[…] Whole genomic DNA was extracted from all of the tissue samples using a standard proteinase K and phenol-chloroform protocol [] or Qiagen DNeasy Tissue Kits (Qiagen, Inc., Valencia, CA, USA). The mitochondrial Cytochrome b gene (Cytb) was amplified by polymerase chain reaction (PCR) using the primers GluDG [] and H16460 []. Additionally, a subset of samples representative of the genetic variation found in the Cytb gene tree were sequenced using the primers RhF193 and RhR1039 [] and the primers BactFor and BactRev [] for the nuclear Rhodopsin (Rh) and Beta actin (β-actin) genes, respectively. PCRs were carried out in 25 μL volume reactions containing the following: 10X reaction buffer, 0.5 μM each primer, 0.2 mM dNTP, 2 mM MgCl2 and 1U of Taq DNA polymerase (Invitrogen). Thermocycling conditions consisted in an initial denaturation step at 94°C (2 min) followed by different time and temperature cycles depending on the gene: 35 cycles of denaturation at 94°C (45 s), annealing at 46°C (1 min) and extension at 72°C (90 s) for Cytb; 5 cycles of denaturation at 94°C (30 s), annealing at 50°C (45 s) and extension at 72°C (45 s), followed by 35 cycles of denaturation at 94°C (30 s), annealing at 54°C (45 s) and extension at 72°C (45 s) for Rh; 35 cycles of denaturation at 94°C (30 s), annealing at 55°C (40 s), extension at 72°C (90 s) for β-actin and a final extension at 72°C (5 min) in all cases. All gene fragments were sequenced in both directions using the same PCR primers. Sequencing was performed by MACROGEN Inc. (Korea) sequencing service, High-Throughput Genomics Unit sequencing service (USA) and the Smithsonian Tropical Research Institute sequencing facility (Panama). Chromatograms were visually examined and then edited and assembled using Bioedit 7.2.5 []. DNA sequences are available in the GenBank database under the following accession numbers: KU764787-KU765046 for Cytb, KU765047-KU765129 for Rh and KU958382-KU958464 for β-actin. [...] The evolutionary substitution models that best fit our data were determined for each gene using jModeltest2 [] and the Akaike information criterion (AIC, ). Once best-fit models were determined, they were used in all of the subsequent analyses. Phylogenetic hypotheses were independently inferred for each molecular marker, nuclear data set (Rh + β-actin) and the complete concatenated data set (Cytb + Rh + β-actin). Concatenated data sets only included individuals for which all genes were successfully sequenced. Maximum likelihood (ML) trees were generated using RAxMLBlackBox []. Genes were considered as individual partitions and treated independently with respect to evolutionary models and the optimization of branch lengths. Node support was assessed using 100 bootstrap ML replicates. Bayesian inference (BI) analyses were performed using MrBayes v.3.2.2 [] via the CIPRES portal []. Each gene was considered as a distinct partition with unlinked maximum likelihood models. Two simultaneous Markov chain Monte Carlo (MCMC) searches were completed with four chains for 1 x 107 generations, and trees were sampled every 1000 generations with the first 25% of the trees discarded as burn-in. Convergence between runs was assessed by monitoring the standard deviation of split frequencies with MrBayes v.3.2.2 and by using the effective sampling size (ESS) criterion in Tracer v.1.6 [].Mean uncorrected genetic p-distances (Dp) and their associated standard errors (S.E., 1000 bootstrap replicates) were calculated for the three genes independently and for the complete concatenated data set (Cytb + Rh + β-actin) within and between clades using MEGA v.6 []. [...] The time to the most recent common ancestor (TMRCA) and confidence intervals (95% highest posterior density: HPD) were estimated for each clade in the Cytb data set using a relaxed molecular clock with an uncorrelated lognormal distribution of rates in BEAST v.1.8.0 []. A Yule speciation model was assumed as a tree prior (i.e., a constant rate of speciation per lineage []). Two independent analyses were performed by running the MCMC for 5 x 107 generations, with trees sampled every 5000 generations. The runs were examined for convergence and adequate ESS using Tracer v.1.6 and combined using LogCombiner v.1.8.0 with a burn-in fraction of 10%. The final consensus tree was produced using TreeAnnotator v.1.8.0.To calibrate the molecular clock, we used previously published sequence and fossil record data of Gobiiformes (). Because the Yule speciation model assumes that each tip of the tree represents one species, we selected one sequence from each of the main lineages of Dormitator here generated and included 37 sequences from 32 genera of Gobiiformes and two genera of Kurtiformes () to infer a molecular phylogeny anchored by four calibration points derived from six fossil species of Gobiiformes, with mean ages ranging from 12.5 to 52 million years ago (Mya) (). To account for uncertainties in fossil dates or conflicts between fossils and molecules [], fossil data points were included as soft calibration points using lognormal prior distributions in the stem nodes of interest.Also, we estimated divergence times among Dormitator clades using the multispecies coalescent method *BEAST implemented in BEAST v.1.8.0. This method estimates a species tree while taking into account variation among gene trees []. We ran *BEAST using all sequences from all individuals and assigning them to five species, corresponding to the monophyletic clades obtained in the previous gene-tree phylogenetic hypothesis.We used a relaxed lognormal molecular clock and a Birth-Death speciation model for each gene tree. We calibrated the molecular clock, incorporating as normal prior the substitution rate of 5.49 x 10−2 substitutions/site/million years (S.D. = 2.94 x 10−2) estimated for the Cytb gene in the fossil calibrated phylogeny of Gobiiformes described above, and estimated the substitution rate of Rh and β-actin genes relative to Cytb. We performed two independent MCMC runs, each for 5 x 107 generations, sampling every 5000 iterations. Each run was checked for convergence and adequate ESS sampling in Tracer v.1.8, combined using LogCombiner v.1.8.0 and summarized with TreeAnnotator v.1.8.0. All BEAST v.1.8.0 analyses were run in the CIPRES portal. […]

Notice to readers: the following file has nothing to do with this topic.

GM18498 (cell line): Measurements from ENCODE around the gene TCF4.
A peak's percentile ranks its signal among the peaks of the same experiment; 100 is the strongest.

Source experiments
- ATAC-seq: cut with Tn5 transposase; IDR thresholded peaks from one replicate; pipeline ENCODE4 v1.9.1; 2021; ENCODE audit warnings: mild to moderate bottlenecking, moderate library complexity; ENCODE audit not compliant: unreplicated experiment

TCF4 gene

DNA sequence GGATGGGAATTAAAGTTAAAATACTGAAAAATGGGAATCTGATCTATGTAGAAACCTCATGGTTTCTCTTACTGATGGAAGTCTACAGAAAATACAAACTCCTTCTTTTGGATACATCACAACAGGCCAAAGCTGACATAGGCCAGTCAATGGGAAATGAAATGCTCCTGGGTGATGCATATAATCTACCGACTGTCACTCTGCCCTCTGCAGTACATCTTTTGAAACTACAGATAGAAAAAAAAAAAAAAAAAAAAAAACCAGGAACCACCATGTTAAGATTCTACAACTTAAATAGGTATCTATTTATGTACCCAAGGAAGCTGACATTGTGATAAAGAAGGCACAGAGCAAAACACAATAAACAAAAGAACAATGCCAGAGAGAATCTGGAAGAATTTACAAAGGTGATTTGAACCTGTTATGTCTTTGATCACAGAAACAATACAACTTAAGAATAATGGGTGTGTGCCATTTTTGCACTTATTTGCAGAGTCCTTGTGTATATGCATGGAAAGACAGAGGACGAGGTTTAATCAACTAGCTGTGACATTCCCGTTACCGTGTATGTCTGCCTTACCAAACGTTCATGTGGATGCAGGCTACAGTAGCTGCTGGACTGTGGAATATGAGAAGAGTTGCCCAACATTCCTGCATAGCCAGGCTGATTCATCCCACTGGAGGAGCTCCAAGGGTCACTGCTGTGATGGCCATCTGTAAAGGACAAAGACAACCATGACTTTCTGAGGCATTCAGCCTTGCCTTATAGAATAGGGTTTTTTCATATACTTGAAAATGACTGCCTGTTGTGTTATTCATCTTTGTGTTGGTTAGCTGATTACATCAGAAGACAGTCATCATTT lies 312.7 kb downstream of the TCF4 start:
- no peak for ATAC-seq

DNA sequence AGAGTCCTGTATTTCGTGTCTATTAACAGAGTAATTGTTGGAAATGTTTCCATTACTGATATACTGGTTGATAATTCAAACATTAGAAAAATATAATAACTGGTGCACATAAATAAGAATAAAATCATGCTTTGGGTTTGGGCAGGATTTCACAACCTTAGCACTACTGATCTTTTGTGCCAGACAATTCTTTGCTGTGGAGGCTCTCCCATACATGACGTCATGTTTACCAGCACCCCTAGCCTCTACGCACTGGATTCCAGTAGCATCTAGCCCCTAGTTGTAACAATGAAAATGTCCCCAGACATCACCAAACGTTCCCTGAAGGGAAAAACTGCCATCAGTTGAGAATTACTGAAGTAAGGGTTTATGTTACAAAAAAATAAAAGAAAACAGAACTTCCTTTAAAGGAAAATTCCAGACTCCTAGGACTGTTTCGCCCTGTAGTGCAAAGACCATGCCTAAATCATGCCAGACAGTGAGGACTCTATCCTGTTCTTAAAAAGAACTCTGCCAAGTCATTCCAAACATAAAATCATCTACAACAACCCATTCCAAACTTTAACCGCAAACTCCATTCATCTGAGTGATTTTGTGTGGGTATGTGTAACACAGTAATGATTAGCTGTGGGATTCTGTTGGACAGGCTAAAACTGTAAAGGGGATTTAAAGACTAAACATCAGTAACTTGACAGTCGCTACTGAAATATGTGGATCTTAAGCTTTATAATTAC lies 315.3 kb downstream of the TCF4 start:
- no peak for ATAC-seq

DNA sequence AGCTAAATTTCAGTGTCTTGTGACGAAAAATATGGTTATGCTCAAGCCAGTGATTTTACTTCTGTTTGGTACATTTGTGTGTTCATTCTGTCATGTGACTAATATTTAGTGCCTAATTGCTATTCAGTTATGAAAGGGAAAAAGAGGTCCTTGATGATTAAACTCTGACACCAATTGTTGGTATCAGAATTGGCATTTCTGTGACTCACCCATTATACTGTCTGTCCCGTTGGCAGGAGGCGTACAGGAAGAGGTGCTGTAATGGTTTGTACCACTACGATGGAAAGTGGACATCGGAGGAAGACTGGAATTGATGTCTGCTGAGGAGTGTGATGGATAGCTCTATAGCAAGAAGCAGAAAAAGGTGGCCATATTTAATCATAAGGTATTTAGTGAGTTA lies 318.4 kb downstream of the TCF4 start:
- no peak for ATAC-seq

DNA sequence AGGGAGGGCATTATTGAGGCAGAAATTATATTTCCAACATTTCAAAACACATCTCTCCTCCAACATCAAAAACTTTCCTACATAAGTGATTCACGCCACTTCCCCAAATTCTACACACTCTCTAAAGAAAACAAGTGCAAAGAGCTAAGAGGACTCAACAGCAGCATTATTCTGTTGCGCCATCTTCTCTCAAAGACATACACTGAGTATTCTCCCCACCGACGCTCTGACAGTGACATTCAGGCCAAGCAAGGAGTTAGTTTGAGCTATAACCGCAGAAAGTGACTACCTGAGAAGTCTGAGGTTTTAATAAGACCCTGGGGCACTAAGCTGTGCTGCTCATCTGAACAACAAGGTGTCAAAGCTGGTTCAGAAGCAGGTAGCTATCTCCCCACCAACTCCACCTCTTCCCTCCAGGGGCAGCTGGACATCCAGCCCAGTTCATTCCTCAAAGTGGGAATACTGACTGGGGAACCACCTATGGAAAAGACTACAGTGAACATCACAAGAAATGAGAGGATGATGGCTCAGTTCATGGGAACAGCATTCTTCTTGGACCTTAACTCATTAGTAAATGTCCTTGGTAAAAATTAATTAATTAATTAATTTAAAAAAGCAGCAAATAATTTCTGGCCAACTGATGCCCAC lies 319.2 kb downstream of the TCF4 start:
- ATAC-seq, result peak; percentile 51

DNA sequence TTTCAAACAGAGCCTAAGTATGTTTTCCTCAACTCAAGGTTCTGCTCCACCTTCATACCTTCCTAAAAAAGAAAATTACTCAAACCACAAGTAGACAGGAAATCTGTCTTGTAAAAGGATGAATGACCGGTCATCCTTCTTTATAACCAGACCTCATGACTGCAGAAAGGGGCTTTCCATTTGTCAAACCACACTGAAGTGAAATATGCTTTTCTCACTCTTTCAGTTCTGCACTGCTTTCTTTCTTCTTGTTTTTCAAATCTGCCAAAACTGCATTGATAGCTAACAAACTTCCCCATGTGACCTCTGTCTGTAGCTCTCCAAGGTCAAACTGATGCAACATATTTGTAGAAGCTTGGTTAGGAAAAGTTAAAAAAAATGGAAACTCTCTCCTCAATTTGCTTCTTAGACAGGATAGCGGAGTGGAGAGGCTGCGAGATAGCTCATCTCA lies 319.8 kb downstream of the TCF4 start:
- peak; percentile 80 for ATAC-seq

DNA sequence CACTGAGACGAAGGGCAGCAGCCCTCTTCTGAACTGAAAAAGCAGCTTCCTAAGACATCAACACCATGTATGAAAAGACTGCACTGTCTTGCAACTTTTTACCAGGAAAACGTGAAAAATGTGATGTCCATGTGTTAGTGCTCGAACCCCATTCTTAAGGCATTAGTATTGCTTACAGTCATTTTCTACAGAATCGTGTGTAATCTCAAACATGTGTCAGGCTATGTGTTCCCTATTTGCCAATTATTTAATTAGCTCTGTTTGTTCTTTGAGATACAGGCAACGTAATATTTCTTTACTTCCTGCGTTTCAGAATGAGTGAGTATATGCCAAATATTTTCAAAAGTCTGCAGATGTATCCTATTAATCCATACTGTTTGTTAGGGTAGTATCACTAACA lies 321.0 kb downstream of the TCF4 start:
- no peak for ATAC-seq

Pipeline specifications

Software tools BioEdit, jModelTest, MrBayes, CIPRES Science Gateway, MEGA-V, BEAST
Applications Phylogenetics, WGS analysis, GWAS
Organisms Danio rerio